Panel member Keith Horn, vice president of vineyard operations at Constellation Brands, relayed what he said was the company’s goal of securing longevity in the industry.
“And how are we going to do that?” he asked. “Well, we do that by protecting the environment.”
Citing Constellation’s long-standing involvement in the Winegrowing Alliance’s sustainable program, Horn noted that 13,000 of the 14,000 vineyard acres the company owns in California are certified through the program, as are all of its wineries.
Michelle Novi, industry relations manager for the Napa Valley Vintners, held up the group’s Napa Green program, an environmental certification program for Napa Valley vineyards and wineries.
Novi noted the group’s goal of complete member participation in the program by 2020. Earlier this year, NVV announced half of its members had earned Napa Green certification. As of Wednesday, that participation rate was at 52 percent, Novi said.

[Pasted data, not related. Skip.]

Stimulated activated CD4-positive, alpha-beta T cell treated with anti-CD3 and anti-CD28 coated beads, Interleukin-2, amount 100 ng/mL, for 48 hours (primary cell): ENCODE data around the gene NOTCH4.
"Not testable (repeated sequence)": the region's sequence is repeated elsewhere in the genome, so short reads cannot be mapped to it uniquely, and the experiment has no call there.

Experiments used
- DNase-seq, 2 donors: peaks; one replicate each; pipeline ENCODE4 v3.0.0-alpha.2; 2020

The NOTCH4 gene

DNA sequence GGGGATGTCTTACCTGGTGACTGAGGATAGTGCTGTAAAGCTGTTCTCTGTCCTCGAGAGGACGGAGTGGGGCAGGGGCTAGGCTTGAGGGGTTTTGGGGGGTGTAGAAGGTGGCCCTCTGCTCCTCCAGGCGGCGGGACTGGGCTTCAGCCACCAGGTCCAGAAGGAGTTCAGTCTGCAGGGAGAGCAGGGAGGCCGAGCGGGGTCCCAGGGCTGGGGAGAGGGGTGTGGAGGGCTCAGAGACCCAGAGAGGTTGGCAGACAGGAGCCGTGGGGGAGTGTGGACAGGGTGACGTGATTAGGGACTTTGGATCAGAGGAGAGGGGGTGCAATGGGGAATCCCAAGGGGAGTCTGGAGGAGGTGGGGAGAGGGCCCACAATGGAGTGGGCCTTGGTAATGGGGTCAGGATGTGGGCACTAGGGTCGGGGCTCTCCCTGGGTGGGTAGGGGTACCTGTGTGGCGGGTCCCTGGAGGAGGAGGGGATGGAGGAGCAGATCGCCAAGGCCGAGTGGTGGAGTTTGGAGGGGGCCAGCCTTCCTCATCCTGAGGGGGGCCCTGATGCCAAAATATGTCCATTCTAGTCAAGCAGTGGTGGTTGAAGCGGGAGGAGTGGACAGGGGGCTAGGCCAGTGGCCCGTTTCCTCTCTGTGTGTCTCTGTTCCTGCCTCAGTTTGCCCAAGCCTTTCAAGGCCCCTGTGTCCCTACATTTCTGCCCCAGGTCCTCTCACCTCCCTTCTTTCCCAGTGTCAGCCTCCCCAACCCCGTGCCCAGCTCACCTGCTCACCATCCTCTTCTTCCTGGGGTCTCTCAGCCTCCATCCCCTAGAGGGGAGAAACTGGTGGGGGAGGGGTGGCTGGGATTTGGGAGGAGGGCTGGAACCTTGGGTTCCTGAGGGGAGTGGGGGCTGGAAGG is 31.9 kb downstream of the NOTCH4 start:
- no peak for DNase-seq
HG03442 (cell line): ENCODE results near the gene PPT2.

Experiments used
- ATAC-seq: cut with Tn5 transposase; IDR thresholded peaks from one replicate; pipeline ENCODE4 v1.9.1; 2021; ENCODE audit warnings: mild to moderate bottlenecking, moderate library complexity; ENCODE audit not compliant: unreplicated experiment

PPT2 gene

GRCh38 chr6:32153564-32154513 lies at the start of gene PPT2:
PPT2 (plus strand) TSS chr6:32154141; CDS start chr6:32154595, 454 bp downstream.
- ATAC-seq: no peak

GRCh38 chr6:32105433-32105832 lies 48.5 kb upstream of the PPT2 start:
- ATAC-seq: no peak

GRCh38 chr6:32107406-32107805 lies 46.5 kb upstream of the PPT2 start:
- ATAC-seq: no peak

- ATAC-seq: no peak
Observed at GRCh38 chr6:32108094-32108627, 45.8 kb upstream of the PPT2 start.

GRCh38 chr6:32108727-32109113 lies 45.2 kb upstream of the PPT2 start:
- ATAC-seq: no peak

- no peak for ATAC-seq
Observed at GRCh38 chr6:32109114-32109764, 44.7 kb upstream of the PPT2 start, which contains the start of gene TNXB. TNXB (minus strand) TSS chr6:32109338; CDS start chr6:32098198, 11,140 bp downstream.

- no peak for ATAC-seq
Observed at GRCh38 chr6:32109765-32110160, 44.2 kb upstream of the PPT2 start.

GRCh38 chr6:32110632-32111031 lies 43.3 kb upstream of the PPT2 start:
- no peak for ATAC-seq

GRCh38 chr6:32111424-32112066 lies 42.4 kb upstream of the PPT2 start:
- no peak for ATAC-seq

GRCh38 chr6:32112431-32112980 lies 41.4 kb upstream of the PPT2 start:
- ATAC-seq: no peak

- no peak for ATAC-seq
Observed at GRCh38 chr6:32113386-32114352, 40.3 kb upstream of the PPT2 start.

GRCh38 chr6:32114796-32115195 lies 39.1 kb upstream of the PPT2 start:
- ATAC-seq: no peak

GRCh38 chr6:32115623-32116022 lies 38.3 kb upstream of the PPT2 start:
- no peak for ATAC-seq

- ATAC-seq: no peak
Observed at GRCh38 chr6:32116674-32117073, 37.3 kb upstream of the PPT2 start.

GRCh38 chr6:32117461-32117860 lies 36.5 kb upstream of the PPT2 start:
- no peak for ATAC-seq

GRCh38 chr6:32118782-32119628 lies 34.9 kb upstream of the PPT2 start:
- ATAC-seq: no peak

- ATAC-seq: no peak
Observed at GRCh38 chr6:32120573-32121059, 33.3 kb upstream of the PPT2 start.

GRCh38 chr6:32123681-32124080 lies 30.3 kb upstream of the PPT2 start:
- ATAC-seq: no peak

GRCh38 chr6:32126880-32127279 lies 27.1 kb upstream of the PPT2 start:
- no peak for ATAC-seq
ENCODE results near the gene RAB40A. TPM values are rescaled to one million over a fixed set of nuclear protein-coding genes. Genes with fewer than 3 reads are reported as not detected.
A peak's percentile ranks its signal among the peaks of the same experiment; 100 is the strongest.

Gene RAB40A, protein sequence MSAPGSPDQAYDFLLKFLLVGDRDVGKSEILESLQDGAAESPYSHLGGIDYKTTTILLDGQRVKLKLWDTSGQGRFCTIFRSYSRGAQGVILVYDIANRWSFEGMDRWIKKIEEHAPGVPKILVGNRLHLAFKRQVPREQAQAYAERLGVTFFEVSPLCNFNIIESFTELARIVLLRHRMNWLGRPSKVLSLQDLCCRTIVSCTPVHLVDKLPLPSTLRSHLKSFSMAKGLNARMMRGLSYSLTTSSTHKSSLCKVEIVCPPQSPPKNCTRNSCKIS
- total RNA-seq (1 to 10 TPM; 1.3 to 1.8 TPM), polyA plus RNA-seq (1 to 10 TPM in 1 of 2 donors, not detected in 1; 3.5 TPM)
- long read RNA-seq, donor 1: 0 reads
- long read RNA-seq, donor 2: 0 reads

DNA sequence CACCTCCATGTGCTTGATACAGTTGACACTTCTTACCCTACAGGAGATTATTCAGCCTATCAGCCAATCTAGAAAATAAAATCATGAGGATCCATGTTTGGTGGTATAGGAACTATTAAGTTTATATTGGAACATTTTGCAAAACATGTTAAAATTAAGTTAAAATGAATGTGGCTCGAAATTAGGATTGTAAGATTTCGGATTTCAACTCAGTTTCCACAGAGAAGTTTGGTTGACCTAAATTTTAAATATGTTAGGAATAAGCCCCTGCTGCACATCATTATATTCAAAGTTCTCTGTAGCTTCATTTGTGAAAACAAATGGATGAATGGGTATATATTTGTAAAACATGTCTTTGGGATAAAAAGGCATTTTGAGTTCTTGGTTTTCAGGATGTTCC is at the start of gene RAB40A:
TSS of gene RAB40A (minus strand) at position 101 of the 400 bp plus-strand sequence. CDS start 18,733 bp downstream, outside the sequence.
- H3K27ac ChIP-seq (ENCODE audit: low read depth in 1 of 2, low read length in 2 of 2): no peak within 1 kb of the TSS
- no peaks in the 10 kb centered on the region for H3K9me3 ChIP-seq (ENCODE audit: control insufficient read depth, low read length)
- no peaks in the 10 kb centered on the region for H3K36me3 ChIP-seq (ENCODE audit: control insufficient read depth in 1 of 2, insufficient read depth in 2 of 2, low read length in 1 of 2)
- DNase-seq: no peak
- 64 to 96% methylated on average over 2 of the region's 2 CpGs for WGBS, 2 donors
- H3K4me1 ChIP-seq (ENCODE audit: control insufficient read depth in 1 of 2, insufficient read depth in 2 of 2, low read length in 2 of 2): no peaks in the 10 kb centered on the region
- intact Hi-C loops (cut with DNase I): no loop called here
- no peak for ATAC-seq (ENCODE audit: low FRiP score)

Participating Napa landowners are minimizing erosion into the Napa River, while vintners have lowered their greenhouse gas emissions and now have the ability to reduce groundwater use and lower the number of vehicle miles traveled on county roads by changing employee behavior, Novi said.
Grant funding has been critical to the establishment and growth of sustainability programs like Napa Green, she added. NVV members may enroll and become certified in the Napa Green program “at a very low cost, if any cost, because of grant funding.”
Assemblywoman Rubio took the opportunity to highlight the importance of having Southern California legislators like herself participating on the committee and involved in funding discussions related to the industry.